Mummies, meteorites and mammals: what do the Manchester Museum’s collections teach scientists?

Despite being over 130 years old, Manchester Museum’s recent £15 million ‘hello future’ transformation project has brought its exhibits to 21street century. As one of the largest university museums in the UK, the Manchester Museum has a wide range of collections. From local archaeological finds at Cresswell Crags to exceptionally well-preserved Egyptian artifacts, not to mention close to a million different animal specimens.

View of a large animal fossil from the second floor of the Manchester Museum
View of a large animal fossil from the second floor of the Manchester Museum. Photo: Freya Anderson @ The Mancunion.

But how has science helped us understand the past through these historical artifacts, and what can the Manchester Museum’s collections teach scientists? Join me on an afternoon walk through the museum, as I point out some of the best parts, and try to answer these questions.

mummified bodies

At the Manchester Museum, you can find the mummified remains of a woman named Asru, which have been on display for around 200 years. In 1825, members of the Manchester Natural History Society unwrapped the mummy in an attempt to find out more about the woman who lived so long ago. in the 19he In the 19th century, extremely wealthy private collectors also represented Egyptian mummies by unwrapping them before paying audiences.

Modern scientific techniques, such as CT scans and X-rays, allow us to remove the layers of time and linen, without damaging the artifacts themselves. As a result, destroying mummies in this manner has become obsolete, and the practice is generally frowned upon.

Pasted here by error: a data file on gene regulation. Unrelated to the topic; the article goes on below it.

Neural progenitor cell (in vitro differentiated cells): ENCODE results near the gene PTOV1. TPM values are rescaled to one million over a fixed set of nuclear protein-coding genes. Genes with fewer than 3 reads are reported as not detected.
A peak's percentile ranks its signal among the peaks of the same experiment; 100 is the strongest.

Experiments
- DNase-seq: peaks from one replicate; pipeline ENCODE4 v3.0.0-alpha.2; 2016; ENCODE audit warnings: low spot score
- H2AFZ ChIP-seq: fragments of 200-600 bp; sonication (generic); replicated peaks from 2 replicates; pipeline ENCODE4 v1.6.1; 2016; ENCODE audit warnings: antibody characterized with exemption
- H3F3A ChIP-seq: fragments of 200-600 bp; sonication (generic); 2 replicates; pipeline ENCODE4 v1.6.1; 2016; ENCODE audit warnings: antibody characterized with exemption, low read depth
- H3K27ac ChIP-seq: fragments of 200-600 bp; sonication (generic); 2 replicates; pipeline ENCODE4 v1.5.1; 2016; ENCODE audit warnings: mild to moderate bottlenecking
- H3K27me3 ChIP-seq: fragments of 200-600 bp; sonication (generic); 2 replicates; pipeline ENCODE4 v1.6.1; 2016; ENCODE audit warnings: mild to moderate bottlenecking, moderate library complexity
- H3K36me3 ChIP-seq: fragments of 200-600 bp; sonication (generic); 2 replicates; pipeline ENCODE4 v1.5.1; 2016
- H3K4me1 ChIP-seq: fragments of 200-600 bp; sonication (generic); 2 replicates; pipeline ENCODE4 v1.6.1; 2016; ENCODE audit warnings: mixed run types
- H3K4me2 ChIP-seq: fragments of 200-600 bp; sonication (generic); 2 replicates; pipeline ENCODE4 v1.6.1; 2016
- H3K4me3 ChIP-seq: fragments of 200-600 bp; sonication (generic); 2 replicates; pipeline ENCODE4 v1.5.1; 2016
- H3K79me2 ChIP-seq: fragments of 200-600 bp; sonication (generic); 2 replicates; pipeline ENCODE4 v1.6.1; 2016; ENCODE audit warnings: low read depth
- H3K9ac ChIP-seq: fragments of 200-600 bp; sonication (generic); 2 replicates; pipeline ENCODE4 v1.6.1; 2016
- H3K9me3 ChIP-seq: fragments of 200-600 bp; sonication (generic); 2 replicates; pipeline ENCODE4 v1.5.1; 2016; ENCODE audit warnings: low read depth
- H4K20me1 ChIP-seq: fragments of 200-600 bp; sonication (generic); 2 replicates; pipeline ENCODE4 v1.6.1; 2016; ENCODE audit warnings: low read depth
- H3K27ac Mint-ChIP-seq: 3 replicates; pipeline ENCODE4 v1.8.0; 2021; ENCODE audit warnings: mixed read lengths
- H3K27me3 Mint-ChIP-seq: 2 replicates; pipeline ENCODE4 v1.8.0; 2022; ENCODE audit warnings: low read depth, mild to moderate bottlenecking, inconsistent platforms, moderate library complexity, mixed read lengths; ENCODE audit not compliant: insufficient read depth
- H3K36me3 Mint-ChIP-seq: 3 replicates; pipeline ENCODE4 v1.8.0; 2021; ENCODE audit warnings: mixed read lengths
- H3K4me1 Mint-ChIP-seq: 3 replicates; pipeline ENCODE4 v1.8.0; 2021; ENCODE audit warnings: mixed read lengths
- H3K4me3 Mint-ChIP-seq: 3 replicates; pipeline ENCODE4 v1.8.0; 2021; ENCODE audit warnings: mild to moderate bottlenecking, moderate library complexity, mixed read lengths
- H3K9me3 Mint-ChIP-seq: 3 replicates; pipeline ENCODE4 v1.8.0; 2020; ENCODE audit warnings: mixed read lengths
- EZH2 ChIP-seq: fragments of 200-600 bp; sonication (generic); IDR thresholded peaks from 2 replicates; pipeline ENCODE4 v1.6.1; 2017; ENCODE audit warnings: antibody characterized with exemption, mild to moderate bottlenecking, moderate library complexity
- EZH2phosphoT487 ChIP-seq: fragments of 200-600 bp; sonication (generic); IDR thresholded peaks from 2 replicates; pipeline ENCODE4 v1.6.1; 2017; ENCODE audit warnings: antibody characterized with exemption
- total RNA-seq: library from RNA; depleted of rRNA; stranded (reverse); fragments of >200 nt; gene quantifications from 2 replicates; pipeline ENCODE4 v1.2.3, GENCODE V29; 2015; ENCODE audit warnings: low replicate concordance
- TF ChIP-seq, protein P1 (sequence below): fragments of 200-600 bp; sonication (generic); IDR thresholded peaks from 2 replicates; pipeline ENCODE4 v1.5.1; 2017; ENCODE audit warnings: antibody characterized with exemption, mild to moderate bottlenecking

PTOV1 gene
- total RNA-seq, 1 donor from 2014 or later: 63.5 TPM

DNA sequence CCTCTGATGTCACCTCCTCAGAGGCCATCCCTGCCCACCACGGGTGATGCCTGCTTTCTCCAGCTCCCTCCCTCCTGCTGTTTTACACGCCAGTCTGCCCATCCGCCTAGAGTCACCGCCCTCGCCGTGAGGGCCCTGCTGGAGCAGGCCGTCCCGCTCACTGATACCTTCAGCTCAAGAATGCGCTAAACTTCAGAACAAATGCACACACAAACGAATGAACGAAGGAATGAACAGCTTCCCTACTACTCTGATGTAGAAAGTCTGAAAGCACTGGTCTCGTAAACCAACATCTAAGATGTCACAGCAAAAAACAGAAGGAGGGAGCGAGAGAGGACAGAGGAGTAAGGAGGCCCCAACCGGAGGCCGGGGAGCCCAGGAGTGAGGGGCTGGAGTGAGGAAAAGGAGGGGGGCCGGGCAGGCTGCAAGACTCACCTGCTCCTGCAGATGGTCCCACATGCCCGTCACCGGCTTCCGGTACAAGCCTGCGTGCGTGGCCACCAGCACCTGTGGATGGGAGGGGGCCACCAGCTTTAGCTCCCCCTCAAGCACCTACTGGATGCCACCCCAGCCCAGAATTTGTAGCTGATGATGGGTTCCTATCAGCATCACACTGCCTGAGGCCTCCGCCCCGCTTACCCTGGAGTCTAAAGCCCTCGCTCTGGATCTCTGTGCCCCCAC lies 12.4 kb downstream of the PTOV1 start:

An open sarcophagus of the Egyptian mummy, Asru, on display at the Manchester Museum. Photo: Freya Anderson @ The Mancunion.

Scientists have used CT scanning to study Asru’s internal organs and blood vessels. X-rays of other mummies in the museum were also taken to investigate their bones and the amulets placed within the layers of wrappings. These amulets were believed to protect a person from evil after death. A common amulet was the Eye of Horus, the sky god. Mummy X-rays have proven extremely helpful and have shown broken bones, missing teeth, signs of osteoarthritis, and even evidence of parasitic worms.

The Eye of Horus was a famous amulet used as a symbol of protection against evil. Photo: Museums and Arts Services @ Harrogate Council

However, it remains controversial whether we should study ancient remains in this way. The Manchester Museum itself has said: “In our desire to know more, we have undone ancient rites and seen them in ways that were never intended.”

Scientists have also used samples of the linen wrappings to identify the chemicals used in the mummification process. We now know that natron, or sodium chloride, was used to dry the body and vegetable resins to perfume the body. The combination of which preserved Asru’s human remains to what we can see of her today.

Bronze Corinthian helmet from the 7th century BC